Long-Wavelength High-Data-Rate Lasers - 2004

Feb. 1, 2004

Report Price: $3,950.00
Number of Pages: 150
Publish Date: February 2004

January 22, 2003 -- Mountain View, CA -- The recovery in the telecom sector and growing use of 10 Gigabit optical links for enterprise and storage applications will drive steady growth in the long wavelength laser and transceiver market. However, 2004 will be critical for the suppliers, with well over 40 companies clamoring for orders spread among a dizzying number of new and existing segments, and surprisingly little consolidation in the hodge-podge of companies so far. These findings are presented in a new study just released by Strategies Unlimited, Long-Wavelength High-Data-Rate Lasers--2004, to be presented Monday at the Laser Focus World Marketplace Seminar in San Jose, California. Other findings in the report include the following.

Lead times are extending for the first time in several years, after the market fell by 80% from its peak to nearly $500 million in 2003. It will recover in 2004 and grow at a compound annual rate of 24% by 2008. The recovery will be boosted by the growing use of optical links in LANs and SANs that will spill over to create new demand for long wavelength transceivers in campus, and to a lesser extent, metro networks.

Promising opportunities include emerging form factors and new approaches to carry 10 Gigabit traffic over legacy multimode fiber. These latter developments will drive the use of long wavelength transceivers where short wavelength transceivers have been traditionally used.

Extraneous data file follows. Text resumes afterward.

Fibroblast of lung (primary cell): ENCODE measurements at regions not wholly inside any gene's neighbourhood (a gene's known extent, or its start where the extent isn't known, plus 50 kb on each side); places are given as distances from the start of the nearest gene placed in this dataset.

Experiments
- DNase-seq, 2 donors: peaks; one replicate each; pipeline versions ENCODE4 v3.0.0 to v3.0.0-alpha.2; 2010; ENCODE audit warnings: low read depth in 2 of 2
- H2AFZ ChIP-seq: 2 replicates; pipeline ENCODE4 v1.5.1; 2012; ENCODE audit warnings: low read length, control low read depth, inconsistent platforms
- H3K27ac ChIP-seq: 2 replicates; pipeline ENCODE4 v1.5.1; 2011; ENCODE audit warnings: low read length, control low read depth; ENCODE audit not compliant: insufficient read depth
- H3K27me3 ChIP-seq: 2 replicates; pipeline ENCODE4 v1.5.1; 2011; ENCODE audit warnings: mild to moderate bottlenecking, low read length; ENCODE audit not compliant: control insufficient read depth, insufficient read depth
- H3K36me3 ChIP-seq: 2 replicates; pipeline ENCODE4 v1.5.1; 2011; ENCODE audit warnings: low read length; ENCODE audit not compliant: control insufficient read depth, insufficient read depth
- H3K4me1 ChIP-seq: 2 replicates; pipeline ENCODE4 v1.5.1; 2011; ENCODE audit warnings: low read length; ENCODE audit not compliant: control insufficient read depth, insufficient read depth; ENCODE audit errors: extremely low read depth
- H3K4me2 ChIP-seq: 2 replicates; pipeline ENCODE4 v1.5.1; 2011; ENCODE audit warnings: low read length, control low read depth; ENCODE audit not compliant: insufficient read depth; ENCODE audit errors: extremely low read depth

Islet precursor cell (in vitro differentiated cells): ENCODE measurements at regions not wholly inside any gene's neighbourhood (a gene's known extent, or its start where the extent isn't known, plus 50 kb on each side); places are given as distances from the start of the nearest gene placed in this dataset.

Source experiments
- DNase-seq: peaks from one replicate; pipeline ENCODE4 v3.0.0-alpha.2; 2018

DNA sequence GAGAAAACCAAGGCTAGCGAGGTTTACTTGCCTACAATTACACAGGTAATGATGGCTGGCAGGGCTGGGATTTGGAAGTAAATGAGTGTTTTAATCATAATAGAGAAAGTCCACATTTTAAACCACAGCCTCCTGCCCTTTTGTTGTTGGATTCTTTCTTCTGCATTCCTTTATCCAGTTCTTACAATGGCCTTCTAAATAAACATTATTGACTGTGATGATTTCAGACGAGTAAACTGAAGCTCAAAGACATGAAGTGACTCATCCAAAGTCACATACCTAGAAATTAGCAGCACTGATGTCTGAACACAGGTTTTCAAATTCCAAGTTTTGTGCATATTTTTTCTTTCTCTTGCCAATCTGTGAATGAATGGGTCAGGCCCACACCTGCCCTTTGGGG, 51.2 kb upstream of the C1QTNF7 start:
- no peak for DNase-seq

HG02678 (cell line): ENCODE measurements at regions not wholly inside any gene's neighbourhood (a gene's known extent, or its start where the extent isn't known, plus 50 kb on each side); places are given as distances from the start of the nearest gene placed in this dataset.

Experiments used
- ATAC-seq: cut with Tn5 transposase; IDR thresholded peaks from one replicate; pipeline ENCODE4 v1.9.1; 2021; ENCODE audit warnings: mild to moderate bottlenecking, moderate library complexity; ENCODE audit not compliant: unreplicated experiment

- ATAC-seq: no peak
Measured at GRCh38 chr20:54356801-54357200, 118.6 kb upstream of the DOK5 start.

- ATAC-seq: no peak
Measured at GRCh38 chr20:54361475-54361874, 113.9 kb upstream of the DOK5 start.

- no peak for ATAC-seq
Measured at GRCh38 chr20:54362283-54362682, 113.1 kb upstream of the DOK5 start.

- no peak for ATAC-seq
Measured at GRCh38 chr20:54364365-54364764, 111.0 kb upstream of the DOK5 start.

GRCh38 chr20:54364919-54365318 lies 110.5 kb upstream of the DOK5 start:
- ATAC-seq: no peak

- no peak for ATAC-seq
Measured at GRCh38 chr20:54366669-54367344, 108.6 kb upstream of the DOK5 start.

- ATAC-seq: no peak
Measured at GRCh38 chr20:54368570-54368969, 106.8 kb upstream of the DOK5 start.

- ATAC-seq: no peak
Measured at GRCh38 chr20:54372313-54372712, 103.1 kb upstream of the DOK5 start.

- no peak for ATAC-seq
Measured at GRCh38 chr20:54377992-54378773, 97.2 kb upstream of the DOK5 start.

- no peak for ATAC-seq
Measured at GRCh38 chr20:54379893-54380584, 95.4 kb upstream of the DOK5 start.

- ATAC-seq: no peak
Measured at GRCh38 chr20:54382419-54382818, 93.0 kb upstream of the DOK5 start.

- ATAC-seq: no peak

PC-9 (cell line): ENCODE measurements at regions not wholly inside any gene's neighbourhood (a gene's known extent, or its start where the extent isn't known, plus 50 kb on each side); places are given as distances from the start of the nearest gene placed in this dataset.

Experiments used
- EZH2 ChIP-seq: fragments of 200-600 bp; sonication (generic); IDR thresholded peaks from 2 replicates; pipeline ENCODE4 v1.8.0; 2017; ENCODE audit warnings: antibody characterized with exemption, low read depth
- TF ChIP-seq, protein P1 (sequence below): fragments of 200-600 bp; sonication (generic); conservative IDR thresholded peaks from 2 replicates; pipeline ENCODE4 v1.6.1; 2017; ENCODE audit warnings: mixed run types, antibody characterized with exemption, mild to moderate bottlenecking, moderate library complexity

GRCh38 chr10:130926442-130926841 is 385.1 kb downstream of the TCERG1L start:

Two suppliers associated with enterprise network products, Agilent and Finisar, led sales in 2003. Such datacom transceiver supplie rs are pushing toward higher-end products, while some traditionally high-end telecom suppliers are seeking to capture sales to enterprise equipment makers.

In all, dozens of companies are competing over a changing array of segments. Because every supplier has cut back severely, no company can feel secure about its own ability to recover, or in the case of start-ups, just to make it to first base.

"The saying that 'past performance is no indication of future behavior' is especially apt in this market," says Tom Hausken, director of communication component research at Strategies Unlimited. "It is impossible to predict who will eventually emerge as the new market leaders, but a change in the lineup is certain, and we are seeing some of that already."

Long-Wavelength High-Data-Rate Lasers--2004 reviews the applications, markets, technology, and suppliers of these lasers and transceivers products, and presents forecasts by application and type, including unit sales and price projections, along with estimates of revenues and market shares of key suppliers.

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